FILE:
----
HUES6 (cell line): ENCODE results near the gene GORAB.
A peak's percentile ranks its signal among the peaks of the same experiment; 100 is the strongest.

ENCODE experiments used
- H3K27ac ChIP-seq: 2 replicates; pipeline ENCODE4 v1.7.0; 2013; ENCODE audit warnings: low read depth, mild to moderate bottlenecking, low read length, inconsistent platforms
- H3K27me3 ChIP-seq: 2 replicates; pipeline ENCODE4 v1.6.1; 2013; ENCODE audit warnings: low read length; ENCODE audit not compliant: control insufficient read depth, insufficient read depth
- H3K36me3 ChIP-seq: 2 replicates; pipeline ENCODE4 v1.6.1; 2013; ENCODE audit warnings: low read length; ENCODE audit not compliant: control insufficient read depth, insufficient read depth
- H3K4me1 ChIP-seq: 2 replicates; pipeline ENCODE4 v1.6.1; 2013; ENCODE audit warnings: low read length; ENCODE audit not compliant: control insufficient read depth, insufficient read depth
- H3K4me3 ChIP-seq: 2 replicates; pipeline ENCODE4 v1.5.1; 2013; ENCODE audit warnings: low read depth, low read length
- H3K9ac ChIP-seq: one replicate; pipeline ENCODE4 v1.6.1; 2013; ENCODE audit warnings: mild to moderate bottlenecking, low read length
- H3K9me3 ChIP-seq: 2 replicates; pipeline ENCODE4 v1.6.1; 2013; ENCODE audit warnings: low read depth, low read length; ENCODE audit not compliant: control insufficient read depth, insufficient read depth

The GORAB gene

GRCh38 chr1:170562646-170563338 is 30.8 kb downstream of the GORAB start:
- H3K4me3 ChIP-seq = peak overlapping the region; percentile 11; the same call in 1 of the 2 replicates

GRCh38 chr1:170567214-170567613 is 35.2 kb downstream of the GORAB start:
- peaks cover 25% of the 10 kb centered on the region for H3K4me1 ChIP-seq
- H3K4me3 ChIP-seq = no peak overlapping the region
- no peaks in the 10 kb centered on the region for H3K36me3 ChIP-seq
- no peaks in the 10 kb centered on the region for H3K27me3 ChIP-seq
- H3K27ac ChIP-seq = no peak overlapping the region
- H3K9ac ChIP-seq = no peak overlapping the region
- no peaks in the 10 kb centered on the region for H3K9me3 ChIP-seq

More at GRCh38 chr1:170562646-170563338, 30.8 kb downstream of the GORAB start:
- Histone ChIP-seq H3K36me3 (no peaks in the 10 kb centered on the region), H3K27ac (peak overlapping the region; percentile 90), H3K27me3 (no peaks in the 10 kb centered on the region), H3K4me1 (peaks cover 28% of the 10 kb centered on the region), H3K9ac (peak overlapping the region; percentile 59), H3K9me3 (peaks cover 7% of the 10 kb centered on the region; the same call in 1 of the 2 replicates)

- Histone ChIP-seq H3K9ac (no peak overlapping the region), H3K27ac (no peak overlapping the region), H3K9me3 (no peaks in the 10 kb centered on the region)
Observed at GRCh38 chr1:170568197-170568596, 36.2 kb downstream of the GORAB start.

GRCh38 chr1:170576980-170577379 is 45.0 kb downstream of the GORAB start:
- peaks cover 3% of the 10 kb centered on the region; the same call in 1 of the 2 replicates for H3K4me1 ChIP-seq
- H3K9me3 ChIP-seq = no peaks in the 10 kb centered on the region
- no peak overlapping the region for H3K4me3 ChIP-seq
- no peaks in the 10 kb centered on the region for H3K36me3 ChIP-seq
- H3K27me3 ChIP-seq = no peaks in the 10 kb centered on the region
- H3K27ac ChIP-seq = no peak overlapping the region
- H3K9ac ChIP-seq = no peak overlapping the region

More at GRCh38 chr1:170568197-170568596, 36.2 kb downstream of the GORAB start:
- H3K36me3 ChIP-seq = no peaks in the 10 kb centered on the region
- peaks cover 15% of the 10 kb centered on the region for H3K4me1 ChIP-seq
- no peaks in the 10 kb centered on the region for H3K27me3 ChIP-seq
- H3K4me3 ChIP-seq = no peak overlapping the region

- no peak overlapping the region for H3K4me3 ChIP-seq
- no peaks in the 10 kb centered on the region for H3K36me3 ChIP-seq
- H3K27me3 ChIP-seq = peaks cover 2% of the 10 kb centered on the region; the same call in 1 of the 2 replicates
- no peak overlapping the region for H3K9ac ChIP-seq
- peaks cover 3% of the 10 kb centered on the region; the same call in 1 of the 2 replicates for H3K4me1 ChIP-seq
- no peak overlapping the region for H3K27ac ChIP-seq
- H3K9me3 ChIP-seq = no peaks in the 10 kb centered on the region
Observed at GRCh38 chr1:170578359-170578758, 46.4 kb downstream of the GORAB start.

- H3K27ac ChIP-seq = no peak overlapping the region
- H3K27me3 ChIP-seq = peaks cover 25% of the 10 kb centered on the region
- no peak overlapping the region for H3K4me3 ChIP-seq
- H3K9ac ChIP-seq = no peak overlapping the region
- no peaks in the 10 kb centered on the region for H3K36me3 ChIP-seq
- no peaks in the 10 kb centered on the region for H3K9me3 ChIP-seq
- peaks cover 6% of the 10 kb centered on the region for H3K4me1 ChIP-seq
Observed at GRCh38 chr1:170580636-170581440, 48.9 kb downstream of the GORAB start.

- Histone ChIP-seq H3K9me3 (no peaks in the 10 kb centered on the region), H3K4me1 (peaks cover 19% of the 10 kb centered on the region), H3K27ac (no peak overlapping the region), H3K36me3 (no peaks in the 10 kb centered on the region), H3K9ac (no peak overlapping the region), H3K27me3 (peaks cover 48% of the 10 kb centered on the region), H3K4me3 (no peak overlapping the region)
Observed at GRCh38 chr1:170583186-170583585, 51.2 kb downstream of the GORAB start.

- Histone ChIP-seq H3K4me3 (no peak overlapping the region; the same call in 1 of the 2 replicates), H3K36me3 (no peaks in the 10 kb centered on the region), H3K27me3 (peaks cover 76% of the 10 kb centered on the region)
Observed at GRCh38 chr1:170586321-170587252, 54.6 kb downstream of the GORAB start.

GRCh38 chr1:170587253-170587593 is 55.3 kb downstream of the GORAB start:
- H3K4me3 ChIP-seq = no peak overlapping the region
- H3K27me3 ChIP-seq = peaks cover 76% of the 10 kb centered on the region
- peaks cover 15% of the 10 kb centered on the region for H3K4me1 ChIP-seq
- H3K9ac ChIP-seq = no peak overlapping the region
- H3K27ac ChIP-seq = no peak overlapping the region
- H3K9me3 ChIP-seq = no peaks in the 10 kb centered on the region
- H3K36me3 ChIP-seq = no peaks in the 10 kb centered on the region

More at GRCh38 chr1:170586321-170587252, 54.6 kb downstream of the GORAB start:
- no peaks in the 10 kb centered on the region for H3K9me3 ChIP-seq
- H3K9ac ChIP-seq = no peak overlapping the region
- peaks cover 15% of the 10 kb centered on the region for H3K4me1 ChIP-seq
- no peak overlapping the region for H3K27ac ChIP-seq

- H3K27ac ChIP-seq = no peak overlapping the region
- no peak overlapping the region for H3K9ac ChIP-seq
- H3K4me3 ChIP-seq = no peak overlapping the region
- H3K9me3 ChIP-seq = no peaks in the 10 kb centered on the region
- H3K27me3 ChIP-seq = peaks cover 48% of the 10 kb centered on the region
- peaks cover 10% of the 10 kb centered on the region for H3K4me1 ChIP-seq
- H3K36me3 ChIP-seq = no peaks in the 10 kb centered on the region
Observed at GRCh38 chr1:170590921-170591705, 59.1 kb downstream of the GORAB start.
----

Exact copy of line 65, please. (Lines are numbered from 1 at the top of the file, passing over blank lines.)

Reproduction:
- H3K9me3 ChIP-seq = no peaks in the 10 kb centered on the region